Senators Behind Anti-BDS Bill Say It Won’t Infringe On Free Speech
Senators behind a bill designed to fight the anti-Israel boycott, divestment and sanctions (BDS) campaign are pushing back against claims by civil rights groups that their legislation would restrict free speech rights of those wishing to boycott Israel.
In a letter to the American Civil Liberties Union, the co-authors of the Israel Anti-Boycott Act, Democrat Ben Cardin of Maryland and Republican Rob Portman of Ohio, claimed that their legislation in no way denies private citizens their right to support boycotts on Israel or refrain from purchasing Israeli products.
“We cannot state this strongly enough: the bill does not ‘punish U.S. persons based solely on their expressed political beliefs,’” the senators wrote to the ACLU’s national director, Faiz Shakir. The letter came in response to a push by the ACLU to oppose the bill because of its possible infringement on free speech. The powerful progressive movement MoveOn.org also launched a campaign aimed at defeating the legislation.
The bill, strongly supported by the pro-Israel lobby AIPAC and the evangelical group Christians United for Israel, would expand existing legislation, adopted in 1977 in order to counter the Arab League’s boycott on Israel, to include also anti-Israel boycotts initiated by international bodies such as the United Nations or the European Union. The bill prohibits American businesses and individuals from adhering to boycotts not sanctioned by the U.S. government and includes hefty penalties to those who follow the boycott.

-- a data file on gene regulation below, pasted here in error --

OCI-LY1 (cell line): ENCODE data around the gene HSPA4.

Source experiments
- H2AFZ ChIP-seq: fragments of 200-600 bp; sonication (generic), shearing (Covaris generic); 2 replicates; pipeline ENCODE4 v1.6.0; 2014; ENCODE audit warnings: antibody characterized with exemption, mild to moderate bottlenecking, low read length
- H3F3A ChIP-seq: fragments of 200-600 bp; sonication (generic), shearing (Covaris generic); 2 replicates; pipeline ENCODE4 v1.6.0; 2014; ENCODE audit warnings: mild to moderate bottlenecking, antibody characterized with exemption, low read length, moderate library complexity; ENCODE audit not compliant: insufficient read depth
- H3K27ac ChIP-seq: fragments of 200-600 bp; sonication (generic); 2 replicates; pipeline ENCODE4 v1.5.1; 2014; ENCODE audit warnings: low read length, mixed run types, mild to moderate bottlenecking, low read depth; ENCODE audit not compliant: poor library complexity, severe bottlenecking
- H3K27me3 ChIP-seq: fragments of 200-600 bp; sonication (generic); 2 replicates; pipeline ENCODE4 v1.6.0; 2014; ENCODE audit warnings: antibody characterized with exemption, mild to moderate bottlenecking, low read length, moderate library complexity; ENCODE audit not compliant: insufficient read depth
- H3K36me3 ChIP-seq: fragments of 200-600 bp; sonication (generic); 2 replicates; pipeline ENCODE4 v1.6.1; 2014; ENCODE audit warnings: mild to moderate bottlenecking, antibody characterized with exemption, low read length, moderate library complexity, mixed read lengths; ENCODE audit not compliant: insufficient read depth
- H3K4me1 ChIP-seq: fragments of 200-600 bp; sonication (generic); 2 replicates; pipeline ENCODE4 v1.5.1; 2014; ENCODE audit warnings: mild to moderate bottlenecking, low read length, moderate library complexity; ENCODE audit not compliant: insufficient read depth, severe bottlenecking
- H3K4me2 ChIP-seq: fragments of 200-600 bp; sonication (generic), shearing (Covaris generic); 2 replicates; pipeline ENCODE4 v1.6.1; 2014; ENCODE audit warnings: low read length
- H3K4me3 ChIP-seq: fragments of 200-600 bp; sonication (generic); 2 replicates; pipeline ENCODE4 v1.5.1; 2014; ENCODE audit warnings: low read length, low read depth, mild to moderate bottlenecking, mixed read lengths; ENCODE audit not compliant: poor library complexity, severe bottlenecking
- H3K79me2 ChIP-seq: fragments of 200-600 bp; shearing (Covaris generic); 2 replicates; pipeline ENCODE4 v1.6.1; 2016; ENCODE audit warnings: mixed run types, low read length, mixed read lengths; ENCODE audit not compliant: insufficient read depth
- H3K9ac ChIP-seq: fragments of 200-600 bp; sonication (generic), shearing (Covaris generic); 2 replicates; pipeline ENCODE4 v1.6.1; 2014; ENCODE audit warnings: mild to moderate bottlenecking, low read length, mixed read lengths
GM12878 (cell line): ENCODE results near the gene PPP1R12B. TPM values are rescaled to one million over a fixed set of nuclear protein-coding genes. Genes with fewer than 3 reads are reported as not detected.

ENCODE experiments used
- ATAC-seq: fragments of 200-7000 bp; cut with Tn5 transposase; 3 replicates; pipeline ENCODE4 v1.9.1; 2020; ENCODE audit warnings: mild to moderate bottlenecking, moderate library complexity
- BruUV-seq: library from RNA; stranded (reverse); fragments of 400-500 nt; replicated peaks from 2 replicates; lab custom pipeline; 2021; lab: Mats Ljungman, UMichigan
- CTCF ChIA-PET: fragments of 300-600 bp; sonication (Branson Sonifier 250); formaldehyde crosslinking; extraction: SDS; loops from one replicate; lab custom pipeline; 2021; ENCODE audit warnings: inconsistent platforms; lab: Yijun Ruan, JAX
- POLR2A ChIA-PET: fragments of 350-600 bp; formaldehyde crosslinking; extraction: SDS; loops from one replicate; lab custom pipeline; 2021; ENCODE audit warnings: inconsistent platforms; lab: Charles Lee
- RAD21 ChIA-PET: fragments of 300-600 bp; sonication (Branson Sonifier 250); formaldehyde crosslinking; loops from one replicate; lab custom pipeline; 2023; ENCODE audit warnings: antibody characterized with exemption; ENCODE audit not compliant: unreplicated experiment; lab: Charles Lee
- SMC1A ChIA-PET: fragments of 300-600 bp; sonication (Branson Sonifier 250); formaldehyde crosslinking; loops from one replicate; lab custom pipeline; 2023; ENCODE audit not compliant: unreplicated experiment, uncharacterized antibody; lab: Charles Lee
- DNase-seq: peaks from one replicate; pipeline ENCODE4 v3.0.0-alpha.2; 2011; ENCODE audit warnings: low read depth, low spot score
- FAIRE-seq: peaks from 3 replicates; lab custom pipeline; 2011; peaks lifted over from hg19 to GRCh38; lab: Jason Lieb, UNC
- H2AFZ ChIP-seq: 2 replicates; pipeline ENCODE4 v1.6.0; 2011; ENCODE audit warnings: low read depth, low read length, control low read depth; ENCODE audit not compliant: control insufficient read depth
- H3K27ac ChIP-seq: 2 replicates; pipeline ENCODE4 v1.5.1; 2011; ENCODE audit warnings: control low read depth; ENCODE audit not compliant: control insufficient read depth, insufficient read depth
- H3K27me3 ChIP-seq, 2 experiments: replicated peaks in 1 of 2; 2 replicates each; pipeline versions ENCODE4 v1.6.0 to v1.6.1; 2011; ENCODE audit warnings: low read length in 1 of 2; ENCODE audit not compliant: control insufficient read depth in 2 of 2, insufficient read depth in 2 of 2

Cardin and Portman argue that the ACLU and liberal activists are missing a key distinction in their bill. It does not, they argue, penalize American individuals and companies that chose to boycott Israel out of their own political beliefs, but only refers to those doing so in adherence to an international or foreign government boycott. “This legislation does not encourage or compel persons to do business with Israel, nor does it punish individuals or companies from refusing to do business with Israel based on their own political beliefs, for ‘purely pragmatic reasons,’ or for no reason stated at all,” the senators’ letter states.
The letter is not likely to end the debate over the bill, though it frames the legislation in a narrower context that could help it avoid violating the First Amendment. But at the same time, narrowing the scope of the legislation may render it less effective for those seeking federal action to counter boycotts against Israel.